Initially, we note that the question whether the Fund was a welfare benefit plan under ERISA was submitted to the jury without objection from Cusumano. In fact Cusumano delayed until oral argument in this court before raising this issue. Therefore, our power to grant relief is limited to circumstances in which the district court's instruction to the jury was plain error affecting substantial rights. See Fed.R.Crim.P. 30, 52(b). Given that the challenge to the construction of the statute goes to the existence vel non of criminal responsibility, we think that the error, if such it was, would affect Cusumano's due process rights and would constitute plain error. United States v. Piccolo, 835 F.2d 517, 519 (3d Cir. 1987), cert. denied, 486 U.S. 1032, 108 S.Ct. 2014, 100 L.Ed.2d 602 (1988). We therefore turn to the merits of Cusumano's contention.
Title I of ERISA defines a "welfare benefit plan" or "welfare plan," in relevant part, as
any plan, fund, or program . . . to the extent that such plan, fund, or program was established or is maintained for the purpose of providing . . . (A) medical, surgical, or hospital care or benefits, or benefits in the event of sickness, accident, disability, death or unemployment, or vacation benefits, apprenticeship or other training programs, or day care centers, scholarship funds, or prepaid legal services, or (B) any benefit described in section 186(c) of this title (other than pensions on retirement or death, and insurance to provide such pensions).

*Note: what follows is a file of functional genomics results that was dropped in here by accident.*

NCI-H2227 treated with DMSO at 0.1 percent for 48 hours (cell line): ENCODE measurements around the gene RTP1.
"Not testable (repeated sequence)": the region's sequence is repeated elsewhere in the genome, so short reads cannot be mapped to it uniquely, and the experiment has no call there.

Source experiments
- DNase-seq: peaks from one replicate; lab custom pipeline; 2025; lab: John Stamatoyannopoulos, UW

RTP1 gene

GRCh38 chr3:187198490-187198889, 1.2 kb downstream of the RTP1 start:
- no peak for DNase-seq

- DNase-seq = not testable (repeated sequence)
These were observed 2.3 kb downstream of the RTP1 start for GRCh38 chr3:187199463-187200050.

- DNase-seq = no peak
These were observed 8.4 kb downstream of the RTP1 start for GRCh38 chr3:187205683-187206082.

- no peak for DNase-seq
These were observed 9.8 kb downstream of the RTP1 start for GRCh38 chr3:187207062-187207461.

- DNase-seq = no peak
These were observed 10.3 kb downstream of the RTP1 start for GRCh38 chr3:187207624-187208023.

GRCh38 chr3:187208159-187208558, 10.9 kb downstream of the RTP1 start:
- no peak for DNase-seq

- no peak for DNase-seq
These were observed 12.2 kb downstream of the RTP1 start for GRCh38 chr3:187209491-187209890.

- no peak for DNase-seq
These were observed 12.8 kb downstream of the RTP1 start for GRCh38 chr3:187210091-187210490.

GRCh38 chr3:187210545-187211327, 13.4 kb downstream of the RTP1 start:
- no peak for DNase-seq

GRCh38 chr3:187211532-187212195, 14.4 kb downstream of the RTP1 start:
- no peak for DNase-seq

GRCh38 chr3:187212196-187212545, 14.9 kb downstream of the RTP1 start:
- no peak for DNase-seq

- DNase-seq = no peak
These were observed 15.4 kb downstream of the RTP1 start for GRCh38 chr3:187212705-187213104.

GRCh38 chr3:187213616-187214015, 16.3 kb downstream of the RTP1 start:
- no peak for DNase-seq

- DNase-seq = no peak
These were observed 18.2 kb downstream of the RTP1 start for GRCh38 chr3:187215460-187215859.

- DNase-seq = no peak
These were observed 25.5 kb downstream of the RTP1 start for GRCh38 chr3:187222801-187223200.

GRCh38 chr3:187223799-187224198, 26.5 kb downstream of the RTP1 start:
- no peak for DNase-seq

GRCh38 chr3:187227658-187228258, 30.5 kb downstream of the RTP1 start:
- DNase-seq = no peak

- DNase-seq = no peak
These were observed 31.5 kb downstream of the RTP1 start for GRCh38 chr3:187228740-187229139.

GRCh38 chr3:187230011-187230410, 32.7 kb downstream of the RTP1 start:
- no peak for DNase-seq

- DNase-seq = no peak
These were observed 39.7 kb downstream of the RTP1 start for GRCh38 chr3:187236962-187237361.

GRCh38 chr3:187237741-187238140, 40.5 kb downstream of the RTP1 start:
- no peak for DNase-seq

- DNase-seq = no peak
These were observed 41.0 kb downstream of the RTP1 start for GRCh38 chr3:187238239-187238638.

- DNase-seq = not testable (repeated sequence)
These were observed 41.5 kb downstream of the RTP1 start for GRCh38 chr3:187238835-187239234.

Section 186(c), a provision of the Labor Management Relations Act, refers to, inter alia, pooled vacation, holiday and severance benefits. 29 U.S.C. § 186(c)(6) (1988). The effect of § 1002(1)(B) "is to include in the definition of `welfare plan' those plans which provide holiday and severance benefits, and benefits which are similar (for example, benefits which are in substance severance benefits, although not so characterized)". 29 C.F.R. § 2510.3-1(a)(3) (1990).
Cusumano contends that the Fund is not a welfare benefit plan because it provides more than one of the listed types of benefits. Thus, he construes narrowly the quoted disjunctive language to exclude from ERISA coverage any plan that provides more than one type of benefit. He supports his position by arguing that each individual benefit plan under the Fund, including the dental and life insurance plans, requires a separate application and approval by federal agencies such as the Department of Labor and the Internal Revenue Service.